I decided to read Portia De Rossi’s book Unbearable Lightness: A Story of Loss and Gainafter seeing it on a list of books about self-acceptance. One of my 2015 goals for this blog is to promote self-acceptance.
What is Unbearable Lightness: A Story of Loss and Gain about?
Portia De Rossi is a model and actress who stared in the popular TV shows Ally McBeal and Arrested Development. In this book she shares her personal struggle with eating disorders. Beginning at age 12 she began practicing excessive dieting and bulimic behaviors to stay thin for her modeling career. After feeling shamed by her size 8 body during a photo shoot for L’Oréal she takes her diet and fitness obsessions to a new level and becomes anorexic. Weighing only 82 lbs. she collapses. Doctors inform her she has osteoporosis and her organs were shutting down, but it wasn’t until she realizes she "fell for it" while reading Naomi Wolf’s The Beauty Mythdoes she begin a turn-around:
I remember feeling ashamed for calling myself a feminist when I had blatantly succumbed to the oppression of the mass media telling me what was beautiful, how to look and what to weigh. I had always prided myself on the fact that I was smart, analytical, and someone who didn’t “fall for it.” By starving myself into society’s beauty ideal, I had compromised my success, my independence, and my quality of life. The stick-thin prepubescent girls never should have had power over me. I should’ve had my sights set on successful businesswomen and successful female artists, authors and politicians to emulate. Instead I stupidly and pointlessly just wanted to be considered pretty. I squandered my brain and my talent to squeeze into a size 2 dress while my male counterparts went to work on making money, making policy, making a difference. (Pg. 287)My Thoughts:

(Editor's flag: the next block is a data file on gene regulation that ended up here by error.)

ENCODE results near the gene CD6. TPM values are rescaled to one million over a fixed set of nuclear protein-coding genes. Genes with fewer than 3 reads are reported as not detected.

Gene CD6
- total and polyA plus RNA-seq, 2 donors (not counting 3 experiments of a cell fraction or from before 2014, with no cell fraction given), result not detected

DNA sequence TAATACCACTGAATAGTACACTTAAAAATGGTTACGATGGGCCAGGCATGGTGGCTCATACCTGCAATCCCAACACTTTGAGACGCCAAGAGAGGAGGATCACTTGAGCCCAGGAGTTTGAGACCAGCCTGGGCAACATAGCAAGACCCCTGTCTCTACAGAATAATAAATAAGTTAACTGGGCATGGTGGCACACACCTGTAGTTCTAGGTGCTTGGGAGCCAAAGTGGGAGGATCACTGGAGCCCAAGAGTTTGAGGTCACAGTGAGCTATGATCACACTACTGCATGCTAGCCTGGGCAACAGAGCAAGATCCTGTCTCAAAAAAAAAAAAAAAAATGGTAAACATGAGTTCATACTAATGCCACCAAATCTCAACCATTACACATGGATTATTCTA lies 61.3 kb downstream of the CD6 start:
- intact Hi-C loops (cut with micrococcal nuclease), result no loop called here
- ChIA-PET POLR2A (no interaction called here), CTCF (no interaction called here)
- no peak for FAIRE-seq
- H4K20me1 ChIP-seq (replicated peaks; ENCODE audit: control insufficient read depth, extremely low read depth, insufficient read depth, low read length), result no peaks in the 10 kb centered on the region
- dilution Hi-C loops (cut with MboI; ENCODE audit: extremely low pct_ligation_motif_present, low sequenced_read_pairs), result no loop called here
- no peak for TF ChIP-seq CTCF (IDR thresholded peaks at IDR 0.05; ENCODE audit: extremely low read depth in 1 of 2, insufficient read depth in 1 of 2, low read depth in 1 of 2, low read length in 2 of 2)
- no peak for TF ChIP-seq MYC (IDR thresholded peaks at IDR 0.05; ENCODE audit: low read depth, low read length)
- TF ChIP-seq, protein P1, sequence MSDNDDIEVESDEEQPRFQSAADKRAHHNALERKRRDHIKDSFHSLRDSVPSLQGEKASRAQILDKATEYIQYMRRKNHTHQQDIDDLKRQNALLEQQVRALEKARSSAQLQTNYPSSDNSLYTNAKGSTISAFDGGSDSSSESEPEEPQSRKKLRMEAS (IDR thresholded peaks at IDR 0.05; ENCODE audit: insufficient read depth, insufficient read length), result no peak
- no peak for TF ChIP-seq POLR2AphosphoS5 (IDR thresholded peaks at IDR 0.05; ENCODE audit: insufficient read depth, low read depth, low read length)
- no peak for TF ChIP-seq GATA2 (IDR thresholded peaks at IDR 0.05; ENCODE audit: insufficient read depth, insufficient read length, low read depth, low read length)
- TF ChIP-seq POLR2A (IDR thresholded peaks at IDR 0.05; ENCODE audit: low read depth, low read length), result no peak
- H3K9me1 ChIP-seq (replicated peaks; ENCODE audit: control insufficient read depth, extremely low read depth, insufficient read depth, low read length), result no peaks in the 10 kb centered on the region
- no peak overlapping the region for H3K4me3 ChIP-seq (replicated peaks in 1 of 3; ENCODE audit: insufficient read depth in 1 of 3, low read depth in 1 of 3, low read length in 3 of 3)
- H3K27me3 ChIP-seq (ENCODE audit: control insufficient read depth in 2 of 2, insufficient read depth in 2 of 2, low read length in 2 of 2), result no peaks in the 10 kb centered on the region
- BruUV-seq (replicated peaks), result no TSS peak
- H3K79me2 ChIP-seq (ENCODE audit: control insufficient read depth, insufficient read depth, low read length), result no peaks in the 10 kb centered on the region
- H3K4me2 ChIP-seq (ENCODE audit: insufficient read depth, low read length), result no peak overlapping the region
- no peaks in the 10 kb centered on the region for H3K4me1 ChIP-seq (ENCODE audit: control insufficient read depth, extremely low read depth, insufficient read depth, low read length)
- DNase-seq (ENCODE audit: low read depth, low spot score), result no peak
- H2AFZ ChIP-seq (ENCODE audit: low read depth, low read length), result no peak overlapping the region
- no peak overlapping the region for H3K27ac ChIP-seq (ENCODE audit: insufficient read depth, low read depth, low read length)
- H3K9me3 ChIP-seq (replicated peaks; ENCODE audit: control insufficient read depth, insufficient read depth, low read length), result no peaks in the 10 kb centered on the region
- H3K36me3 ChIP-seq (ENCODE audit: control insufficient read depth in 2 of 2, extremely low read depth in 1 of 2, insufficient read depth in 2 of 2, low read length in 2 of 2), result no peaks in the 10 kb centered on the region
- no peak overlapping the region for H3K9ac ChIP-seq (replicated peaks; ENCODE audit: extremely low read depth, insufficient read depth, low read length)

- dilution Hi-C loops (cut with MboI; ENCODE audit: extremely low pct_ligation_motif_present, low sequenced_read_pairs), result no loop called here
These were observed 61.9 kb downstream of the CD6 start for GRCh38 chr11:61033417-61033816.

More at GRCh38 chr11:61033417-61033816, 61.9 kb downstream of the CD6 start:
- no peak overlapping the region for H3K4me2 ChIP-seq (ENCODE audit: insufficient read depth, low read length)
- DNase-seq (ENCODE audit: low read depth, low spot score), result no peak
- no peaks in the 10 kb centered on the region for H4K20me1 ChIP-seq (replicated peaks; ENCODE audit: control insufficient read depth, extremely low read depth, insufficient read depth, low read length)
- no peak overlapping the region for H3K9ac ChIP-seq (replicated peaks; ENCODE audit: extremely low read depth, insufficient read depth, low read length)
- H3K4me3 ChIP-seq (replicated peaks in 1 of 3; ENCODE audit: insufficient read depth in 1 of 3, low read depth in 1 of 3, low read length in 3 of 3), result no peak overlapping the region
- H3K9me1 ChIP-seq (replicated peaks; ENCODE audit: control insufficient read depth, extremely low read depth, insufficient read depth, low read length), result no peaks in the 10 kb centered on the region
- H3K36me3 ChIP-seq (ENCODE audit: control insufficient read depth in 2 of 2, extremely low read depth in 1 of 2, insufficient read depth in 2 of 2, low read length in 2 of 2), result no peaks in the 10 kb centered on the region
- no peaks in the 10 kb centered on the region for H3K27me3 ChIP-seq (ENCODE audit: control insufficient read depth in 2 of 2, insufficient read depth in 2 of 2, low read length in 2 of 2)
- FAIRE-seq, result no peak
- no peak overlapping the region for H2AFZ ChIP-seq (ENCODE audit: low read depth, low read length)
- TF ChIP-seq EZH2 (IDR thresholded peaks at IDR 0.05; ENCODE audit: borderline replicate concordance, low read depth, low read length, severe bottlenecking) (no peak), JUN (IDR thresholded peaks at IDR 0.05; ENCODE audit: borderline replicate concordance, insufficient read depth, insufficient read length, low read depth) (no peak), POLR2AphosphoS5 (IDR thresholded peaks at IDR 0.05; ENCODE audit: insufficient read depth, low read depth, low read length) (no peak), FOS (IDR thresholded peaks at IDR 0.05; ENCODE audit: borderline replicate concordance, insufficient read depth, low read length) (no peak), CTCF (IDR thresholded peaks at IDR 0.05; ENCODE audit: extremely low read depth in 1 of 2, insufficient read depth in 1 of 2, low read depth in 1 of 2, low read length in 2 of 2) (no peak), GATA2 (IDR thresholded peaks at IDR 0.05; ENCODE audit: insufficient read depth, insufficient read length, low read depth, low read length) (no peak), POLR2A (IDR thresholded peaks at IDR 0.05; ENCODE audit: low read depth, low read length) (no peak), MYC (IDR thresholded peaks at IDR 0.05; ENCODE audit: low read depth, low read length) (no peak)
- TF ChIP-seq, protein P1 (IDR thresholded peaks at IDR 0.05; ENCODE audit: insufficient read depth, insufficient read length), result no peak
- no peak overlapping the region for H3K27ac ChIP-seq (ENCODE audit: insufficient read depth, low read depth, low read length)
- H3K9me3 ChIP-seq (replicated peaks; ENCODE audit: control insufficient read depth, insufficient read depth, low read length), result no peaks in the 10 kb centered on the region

This is a book about De Rossi and the conversations she has with herself about food, body image and her lack of self-acceptance. She mentions only in passing Ellen DeGeneres and a few of her co-stars from Ally McBeal. I was struck by how lonely she was and how she feared she would lose her career if her true sexual orientation was discovered. Her detailed account of eating rituals and obsessive workouts are truly scary.
Another interesting point, even at 82 pounds De Rossi still saw herself as fat. It wasn’t until after her health scare that she realized dieting wasn’t going to change her body’s proportions:
I saw a round face, thin arms, a body rib cage, a thick waist, and big thick legs. It was the same body I had always seen, only smaller. The proportions were the same. (Pg. 272)Bottom Line:
If you know someone with an eating disorder and are interested in learning more about their rituals and how they think I recommend this book. I don’t recommend it for someone with an eating disorder. Professionals feel it is too much of a how-to guide for those prone to eating disorders and they may get additional ideas. It also glosses over the recovery process.
I do recommend it for a self-acceptance book club. It could lead to an interesting discussion.
As for me, I too fell for it. I’ve written before about how I spent most of my free time in my teens and early twenties shopping for the perfect outfit, styling my hair and experimenting with beauty regiments. My husband, on the other hand, at the same age was participating in sports, learning new things, working and traveling. I am also adding Naomi Wolf’s The Beauty Myth to my reading list since I’ve never read it in its entirety.
Have you fell for society’s definition of the beauty ideal? What books would you recommend for a self-acceptance book club?